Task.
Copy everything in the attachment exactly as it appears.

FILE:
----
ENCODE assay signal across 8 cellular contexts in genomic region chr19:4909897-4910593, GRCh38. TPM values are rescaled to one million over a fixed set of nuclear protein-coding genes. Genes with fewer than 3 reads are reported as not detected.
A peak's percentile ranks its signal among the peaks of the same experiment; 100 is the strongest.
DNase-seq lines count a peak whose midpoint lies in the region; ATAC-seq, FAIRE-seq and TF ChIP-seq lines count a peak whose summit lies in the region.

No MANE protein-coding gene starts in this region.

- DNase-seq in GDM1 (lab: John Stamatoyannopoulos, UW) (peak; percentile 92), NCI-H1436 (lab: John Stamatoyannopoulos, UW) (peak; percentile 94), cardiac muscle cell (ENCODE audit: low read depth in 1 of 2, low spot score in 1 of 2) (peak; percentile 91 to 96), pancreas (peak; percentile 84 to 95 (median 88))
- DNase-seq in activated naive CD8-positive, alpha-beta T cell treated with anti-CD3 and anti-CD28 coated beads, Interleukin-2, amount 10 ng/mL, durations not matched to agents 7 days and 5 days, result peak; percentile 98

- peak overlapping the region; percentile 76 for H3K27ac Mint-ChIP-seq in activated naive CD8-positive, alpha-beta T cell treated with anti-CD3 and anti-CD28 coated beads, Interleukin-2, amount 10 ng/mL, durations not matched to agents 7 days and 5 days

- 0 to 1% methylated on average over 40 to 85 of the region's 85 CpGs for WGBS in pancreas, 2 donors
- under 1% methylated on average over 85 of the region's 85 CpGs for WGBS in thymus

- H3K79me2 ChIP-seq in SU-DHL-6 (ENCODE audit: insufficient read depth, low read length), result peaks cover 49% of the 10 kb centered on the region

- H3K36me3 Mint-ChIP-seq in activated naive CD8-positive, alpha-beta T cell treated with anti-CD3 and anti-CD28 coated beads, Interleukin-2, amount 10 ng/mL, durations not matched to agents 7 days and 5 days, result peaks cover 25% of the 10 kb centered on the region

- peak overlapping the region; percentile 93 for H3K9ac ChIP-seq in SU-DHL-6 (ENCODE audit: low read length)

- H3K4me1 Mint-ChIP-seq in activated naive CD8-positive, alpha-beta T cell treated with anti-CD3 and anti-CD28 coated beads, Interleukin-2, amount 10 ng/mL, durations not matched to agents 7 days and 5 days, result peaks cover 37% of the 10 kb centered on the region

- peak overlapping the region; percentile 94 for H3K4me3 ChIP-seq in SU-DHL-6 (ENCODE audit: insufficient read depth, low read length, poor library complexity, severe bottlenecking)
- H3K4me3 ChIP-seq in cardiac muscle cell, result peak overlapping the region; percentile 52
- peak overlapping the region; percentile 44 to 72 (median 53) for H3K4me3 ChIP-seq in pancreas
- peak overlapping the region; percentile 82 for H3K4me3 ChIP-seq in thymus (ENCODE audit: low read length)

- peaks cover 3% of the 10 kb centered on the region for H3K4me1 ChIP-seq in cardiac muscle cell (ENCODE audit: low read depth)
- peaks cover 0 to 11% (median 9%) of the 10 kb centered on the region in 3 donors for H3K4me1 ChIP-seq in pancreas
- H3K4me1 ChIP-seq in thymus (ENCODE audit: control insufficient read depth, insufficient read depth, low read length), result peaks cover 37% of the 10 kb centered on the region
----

ENCODE assay signal across 8 cellular contexts in genomic region chr19:4909897-4910593, GRCh38. TPM values are rescaled to one million over a fixed set of nuclear protein-coding genes. Genes with fewer than 3 reads are reported as not detected.
A peak's percentile ranks its signal among the peaks of the same experiment; 100 is the strongest.
DNase-seq lines count a peak whose midpoint lies in the region; ATAC-seq, FAIRE-seq and TF ChIP-seq lines count a peak whose summit lies in the region.

No MANE protein-coding gene starts in this region.

- DNase-seq in GDM1 (lab: John Stamatoyannopoulos, UW) (peak; percentile 92), NCI-H1436 (lab: John Stamatoyannopoulos, UW) (peak; percentile 94), cardiac muscle cell (ENCODE audit: low read depth in 1 of 2, low spot score in 1 of 2) (peak; percentile 91 to 96), pancreas (peak; percentile 84 to 95 (median 88))
- DNase-seq in activated naive CD8-positive, alpha-beta T cell treated with anti-CD3 and anti-CD28 coated beads, Interleukin-2, amount 10 ng/mL, durations not matched to agents 7 days and 5 days, result peak; percentile 98

- peak overlapping the region; percentile 76 for H3K27ac Mint-ChIP-seq in activated naive CD8-positive, alpha-beta T cell treated with anti-CD3 and anti-CD28 coated beads, Interleukin-2, amount 10 ng/mL, durations not matched to agents 7 days and 5 days

- 0 to 1% methylated on average over 40 to 85 of the region's 85 CpGs for WGBS in pancreas, 2 donors
- under 1% methylated on average over 85 of the region's 85 CpGs for WGBS in thymus

- H3K79me2 ChIP-seq in SU-DHL-6 (ENCODE audit: insufficient read depth, low read length), result peaks cover 49% of the 10 kb centered on the region

- H3K36me3 Mint-ChIP-seq in activated naive CD8-positive, alpha-beta T cell treated with anti-CD3 and anti-CD28 coated beads, Interleukin-2, amount 10 ng/mL, durations not matched to agents 7 days and 5 days, result peaks cover 25% of the 10 kb centered on the region

- peak overlapping the region; percentile 93 for H3K9ac ChIP-seq in SU-DHL-6 (ENCODE audit: low read length)

- H3K4me1 Mint-ChIP-seq in activated naive CD8-positive, alpha-beta T cell treated with anti-CD3 and anti-CD28 coated beads, Interleukin-2, amount 10 ng/mL, durations not matched to agents 7 days and 5 days, result peaks cover 37% of the 10 kb centered on the region

- peak overlapping the region; percentile 94 for H3K4me3 ChIP-seq in SU-DHL-6 (ENCODE audit: insufficient read depth, low read length, poor library complexity, severe bottlenecking)
- H3K4me3 ChIP-seq in cardiac muscle cell, result peak overlapping the region; percentile 52
- peak overlapping the region; percentile 44 to 72 (median 53) for H3K4me3 ChIP-seq in pancreas
- peak overlapping the region; percentile 82 for H3K4me3 ChIP-seq in thymus (ENCODE audit: low read length)

- peaks cover 3% of the 10 kb centered on the region for H3K4me1 ChIP-seq in cardiac muscle cell (ENCODE audit: low read depth)
- peaks cover 0 to 11% (median 9%) of the 10 kb centered on the region in 3 donors for H3K4me1 ChIP-seq in pancreas
- H3K4me1 ChIP-seq in thymus (ENCODE audit: control insufficient read depth, insufficient read depth, low read length), result peaks cover 37% of the 10 kb centered on the region